So, in case you’re wondering, I got home safely from St. Francisville, despite Delta canceling my flight home (because it was insufficiently full) and bumping me to the indignity of a middle seat of a later one. There’s rapacious capitalism for you.
That inconvenient change had the upside of Rod Dreher himself, worn out as he must have been, volunteering to drive me to the airport. As real men, we got right down to a public-policy discussion about what small towns really need these days — including more jobs and more money and often a healthy dose of non-rapacious capitalism. It turns out we didn’t disagree much at all. Even on the Walmart issue, we agree that whether a town welcomes Walmart or not depends on its particular circumstances. For St. Francisville, the rejection of Walmart made sense given its history (and its reliance on its compelling display of its historic district), but also partly because there is a superstore not far down the road in Zachary. It’s not like the languishing commercial life of St. Francisville is providing many of the goods and services offered by Walmart some other way.
It’s always good, of course, when local communities are political or assertive enough to be able to make their own judgments on what changes they believe in, when they don’t mindlessly defer to economic forces allegedly beyond their control. That’s also true of states and the country as a whole. But here’s one force that’s hard to control: Guys like Rod and me are undermining the local economy by buying our clothes online.
The festival transcended the pomocon/porcher divide. To sample from Walker Percy’s description of the man who raised him, it was one of a kind, and I’ve never been to anything remotely like it. I’m grateful to have been included. Its magnetic charm depended most of all on being about Percy, although also on the way Percy in St. Francisville was branded by Rod’s blogging.
People came from far and wide because they either loved the writing of Walker Percy (most cases) or loved the idea of loving the writing of Walker Percy. For most people, it was a kind of vacation, with lots of couples and more than a few kids. There were doctors, lawyers, bankers, professors (but not that many), members of the clergy, editors, think-tankers, retirees, businessmen and businesswomen, entrepreneurs, entrepreneurial public intellectuals, an architect or two, an assistant principal from the Bronx, an official with the SEC (a football conference), and many others I didn’t get to meet. And I should probably say more than a few words of about the extraordinary religious diversity of the participants.
Hardly anyone was on the make or even networking. Nobody was cynical about the significance of the event. So everyone was taking a vacation from the despair of diversion, the despair one of Percy characters smelled on the people he saw in museums and surely he would have smelled on the tourists who come to St. Francisville to tour the plantations in the area. No one thought that Percy was an historical period piece or had diminished relevance because he is dead or was white or male.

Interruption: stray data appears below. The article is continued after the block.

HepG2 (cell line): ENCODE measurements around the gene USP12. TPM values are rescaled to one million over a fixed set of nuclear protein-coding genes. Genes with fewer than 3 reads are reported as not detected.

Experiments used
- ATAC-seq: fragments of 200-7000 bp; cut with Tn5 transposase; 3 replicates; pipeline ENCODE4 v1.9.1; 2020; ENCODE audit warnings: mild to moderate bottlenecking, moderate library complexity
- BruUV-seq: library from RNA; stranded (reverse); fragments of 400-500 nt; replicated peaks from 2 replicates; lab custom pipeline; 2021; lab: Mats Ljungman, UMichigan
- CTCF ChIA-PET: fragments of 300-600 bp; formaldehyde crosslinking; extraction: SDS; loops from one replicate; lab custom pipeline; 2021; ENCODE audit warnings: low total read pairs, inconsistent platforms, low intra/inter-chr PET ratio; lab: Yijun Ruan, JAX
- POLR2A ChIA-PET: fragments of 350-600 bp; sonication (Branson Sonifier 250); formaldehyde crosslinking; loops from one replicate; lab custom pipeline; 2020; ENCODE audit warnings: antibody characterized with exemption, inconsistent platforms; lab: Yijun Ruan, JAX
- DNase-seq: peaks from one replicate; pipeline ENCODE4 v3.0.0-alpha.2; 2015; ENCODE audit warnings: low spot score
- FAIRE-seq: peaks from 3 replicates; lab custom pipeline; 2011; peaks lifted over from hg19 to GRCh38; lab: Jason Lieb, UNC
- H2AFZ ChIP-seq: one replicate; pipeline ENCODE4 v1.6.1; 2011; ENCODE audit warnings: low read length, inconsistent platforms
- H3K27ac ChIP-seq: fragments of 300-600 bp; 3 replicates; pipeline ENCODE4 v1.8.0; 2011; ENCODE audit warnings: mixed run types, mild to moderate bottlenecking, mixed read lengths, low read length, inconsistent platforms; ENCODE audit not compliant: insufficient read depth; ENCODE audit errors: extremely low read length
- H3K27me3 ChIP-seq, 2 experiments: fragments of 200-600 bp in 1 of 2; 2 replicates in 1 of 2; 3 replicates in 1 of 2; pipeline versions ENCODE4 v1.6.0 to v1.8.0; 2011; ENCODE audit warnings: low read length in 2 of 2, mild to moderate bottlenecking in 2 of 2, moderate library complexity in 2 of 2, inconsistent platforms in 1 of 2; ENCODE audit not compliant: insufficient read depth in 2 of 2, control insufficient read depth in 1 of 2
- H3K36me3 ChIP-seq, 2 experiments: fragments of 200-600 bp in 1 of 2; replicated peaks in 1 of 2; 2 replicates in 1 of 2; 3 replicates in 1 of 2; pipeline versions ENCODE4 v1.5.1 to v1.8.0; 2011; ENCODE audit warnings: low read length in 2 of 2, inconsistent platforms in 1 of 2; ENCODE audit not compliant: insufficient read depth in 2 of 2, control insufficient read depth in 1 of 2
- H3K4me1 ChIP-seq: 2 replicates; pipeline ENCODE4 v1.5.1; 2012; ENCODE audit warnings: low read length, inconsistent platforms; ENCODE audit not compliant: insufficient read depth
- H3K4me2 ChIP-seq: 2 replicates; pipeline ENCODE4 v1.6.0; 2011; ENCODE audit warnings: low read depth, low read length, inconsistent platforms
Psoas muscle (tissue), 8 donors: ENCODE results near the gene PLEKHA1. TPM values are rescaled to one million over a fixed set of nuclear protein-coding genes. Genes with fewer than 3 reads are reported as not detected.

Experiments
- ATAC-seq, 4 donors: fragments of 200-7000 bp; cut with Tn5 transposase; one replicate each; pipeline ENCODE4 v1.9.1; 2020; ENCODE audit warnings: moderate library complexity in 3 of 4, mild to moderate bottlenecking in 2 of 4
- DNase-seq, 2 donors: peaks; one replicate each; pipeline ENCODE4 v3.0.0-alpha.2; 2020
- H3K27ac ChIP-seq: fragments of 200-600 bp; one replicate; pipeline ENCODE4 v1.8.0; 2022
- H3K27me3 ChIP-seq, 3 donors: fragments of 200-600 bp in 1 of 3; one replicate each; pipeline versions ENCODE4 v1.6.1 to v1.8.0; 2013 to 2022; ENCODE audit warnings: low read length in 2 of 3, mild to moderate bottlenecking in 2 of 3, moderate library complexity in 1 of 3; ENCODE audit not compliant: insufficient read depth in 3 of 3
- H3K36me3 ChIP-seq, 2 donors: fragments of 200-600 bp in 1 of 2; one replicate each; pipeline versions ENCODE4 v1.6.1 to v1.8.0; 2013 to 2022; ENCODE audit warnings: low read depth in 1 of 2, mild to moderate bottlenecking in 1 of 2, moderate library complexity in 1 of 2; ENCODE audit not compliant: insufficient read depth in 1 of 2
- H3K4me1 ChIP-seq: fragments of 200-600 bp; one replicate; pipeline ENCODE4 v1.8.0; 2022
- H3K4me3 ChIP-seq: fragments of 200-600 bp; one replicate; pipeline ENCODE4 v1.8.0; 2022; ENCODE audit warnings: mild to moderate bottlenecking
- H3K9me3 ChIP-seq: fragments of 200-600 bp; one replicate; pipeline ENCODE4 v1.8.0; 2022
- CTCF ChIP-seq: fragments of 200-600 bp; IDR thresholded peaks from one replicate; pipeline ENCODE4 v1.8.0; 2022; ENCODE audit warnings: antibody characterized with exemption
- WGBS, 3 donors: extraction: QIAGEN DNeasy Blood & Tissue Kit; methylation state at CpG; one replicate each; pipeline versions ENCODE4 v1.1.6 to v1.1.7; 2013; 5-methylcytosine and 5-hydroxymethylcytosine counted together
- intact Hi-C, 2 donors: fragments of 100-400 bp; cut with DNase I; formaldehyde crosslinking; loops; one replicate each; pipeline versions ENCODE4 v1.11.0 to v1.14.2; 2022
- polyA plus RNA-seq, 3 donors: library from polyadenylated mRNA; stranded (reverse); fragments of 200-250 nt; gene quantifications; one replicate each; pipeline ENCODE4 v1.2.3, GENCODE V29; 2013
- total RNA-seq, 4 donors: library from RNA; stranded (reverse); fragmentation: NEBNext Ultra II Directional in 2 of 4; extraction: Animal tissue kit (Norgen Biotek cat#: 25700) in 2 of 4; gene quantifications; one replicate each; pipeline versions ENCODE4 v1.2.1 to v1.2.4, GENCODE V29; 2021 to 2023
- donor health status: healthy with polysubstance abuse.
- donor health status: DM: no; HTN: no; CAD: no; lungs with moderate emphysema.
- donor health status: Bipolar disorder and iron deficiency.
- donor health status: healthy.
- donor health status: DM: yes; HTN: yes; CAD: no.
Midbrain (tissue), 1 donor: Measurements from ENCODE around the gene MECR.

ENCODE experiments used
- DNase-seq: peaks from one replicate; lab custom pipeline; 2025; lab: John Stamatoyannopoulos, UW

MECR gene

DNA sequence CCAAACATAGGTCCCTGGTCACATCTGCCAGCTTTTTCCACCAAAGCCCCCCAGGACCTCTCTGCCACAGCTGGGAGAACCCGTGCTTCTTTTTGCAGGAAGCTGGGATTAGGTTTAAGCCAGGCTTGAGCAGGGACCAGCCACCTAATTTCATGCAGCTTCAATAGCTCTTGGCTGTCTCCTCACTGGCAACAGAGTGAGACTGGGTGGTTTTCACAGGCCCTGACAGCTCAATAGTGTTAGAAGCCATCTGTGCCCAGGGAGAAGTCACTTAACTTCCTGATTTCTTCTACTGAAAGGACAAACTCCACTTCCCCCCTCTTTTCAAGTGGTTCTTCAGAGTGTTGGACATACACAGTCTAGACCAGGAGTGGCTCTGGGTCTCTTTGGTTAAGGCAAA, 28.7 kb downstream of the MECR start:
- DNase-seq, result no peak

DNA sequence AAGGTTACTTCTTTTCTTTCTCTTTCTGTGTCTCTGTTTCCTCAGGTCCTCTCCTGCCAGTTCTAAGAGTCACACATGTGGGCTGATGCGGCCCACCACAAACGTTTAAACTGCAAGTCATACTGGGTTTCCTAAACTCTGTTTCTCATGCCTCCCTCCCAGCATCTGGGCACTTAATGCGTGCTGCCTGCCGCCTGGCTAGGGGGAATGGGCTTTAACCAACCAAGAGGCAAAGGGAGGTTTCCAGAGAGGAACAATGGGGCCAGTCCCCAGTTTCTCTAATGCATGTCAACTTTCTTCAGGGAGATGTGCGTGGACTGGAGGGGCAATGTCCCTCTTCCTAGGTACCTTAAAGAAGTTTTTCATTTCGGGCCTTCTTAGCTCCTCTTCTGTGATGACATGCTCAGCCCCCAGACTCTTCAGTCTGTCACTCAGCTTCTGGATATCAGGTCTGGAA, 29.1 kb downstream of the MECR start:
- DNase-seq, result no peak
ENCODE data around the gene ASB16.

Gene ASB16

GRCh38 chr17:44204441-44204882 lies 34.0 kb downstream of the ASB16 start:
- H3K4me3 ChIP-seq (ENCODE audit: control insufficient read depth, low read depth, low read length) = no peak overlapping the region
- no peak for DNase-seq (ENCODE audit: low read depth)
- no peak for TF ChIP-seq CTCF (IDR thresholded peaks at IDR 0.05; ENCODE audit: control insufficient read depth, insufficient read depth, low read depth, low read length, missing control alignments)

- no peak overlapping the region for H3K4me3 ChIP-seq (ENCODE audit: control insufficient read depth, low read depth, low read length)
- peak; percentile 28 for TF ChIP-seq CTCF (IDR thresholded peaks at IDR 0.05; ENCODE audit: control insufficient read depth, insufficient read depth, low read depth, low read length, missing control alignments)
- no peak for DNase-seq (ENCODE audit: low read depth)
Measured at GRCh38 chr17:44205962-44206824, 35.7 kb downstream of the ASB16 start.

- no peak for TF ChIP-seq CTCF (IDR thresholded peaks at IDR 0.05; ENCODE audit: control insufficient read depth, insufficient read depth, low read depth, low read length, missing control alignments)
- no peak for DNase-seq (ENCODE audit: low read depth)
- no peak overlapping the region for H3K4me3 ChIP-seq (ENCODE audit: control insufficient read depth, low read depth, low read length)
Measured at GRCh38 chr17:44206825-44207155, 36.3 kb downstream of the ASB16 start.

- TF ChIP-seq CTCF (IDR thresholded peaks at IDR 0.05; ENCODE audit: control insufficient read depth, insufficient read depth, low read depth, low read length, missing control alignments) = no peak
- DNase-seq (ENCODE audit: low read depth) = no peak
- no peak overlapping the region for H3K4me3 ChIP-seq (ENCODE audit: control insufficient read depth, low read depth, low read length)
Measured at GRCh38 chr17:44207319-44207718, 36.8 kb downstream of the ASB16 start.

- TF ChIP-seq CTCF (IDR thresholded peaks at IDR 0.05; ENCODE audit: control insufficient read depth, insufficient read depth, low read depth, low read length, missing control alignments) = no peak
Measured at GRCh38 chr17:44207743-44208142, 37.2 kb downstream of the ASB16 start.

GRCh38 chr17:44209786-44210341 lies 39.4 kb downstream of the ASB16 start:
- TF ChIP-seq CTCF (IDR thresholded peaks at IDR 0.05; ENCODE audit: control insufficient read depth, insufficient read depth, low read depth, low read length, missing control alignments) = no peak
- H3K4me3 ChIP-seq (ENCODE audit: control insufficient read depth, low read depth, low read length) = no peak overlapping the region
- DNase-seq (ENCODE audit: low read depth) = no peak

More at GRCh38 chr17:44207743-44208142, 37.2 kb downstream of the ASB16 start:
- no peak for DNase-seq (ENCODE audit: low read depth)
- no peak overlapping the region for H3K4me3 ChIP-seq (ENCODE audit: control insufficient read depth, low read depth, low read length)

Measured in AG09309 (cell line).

Sounds a lot like some Chautauqua thing, you say. But there are big differences — gourmet Louisiana food, an emphasis on drinking both bourbon and beer, and country music. It was a very southern or completely unpuritanical experience. It was, in the precise sense, an aristocratic or leisurely experience, the South at its finest. Leisurely means, of course, highly relational and somewhat mannered. I enjoyed every moment, but it is a struggle for me to be relational all day and all night long.
Another difference: The festival wasn’t about being edified in general but about a particular man who was about telling us what we most need to know to live well. He’s also the one who tells us what almost no one else does: why it’s better to be a dislocated human being than a contented chimp.
Percy said that we’re all called to be searchers and seekers who wander because we wonder, and that a really adequate science would be centered on wondering about the strange and elusive being who wonders and wanders. For some, Walker Percy is a novelist, others a scientist or psychiatrist or diagnostician, others still a religious (or evangelical in the original sense) writer, and for everyone in some sense or another the one who’s on to what it means to have a self or soul, to be stuck with the predicament of having a particular human life.
All in all, the festival was southern, but not too southern. Everyone knows that the South is the most relational part of the country. At its best it thoughtfully opposed the displaced abstractness of intellectuals and their theories. Percy adds that’s both good and bad. It’s good to have the common sense to oppose theory with your personal experiences in relation to others. But it’s bad to confuse the rejection of the scientism of theory — as in an neuroscientific or evolutionary or economic explanation of everything — with the rejection of science as the truthful joy of shared discovery.
So Percy tells fundamentalists: Evolution happened, get over it, there’s plenty of evidence. And he tells theorists of evolution: You’re just willfully ignoring the evidence for the discontinuity in evolutionary development that was the emergence of the being who wonders and wanders. I was twice cornered during the bourbon walk to say a lot more about evolution, once by a Darwin affirmer and once by a Darwin denier.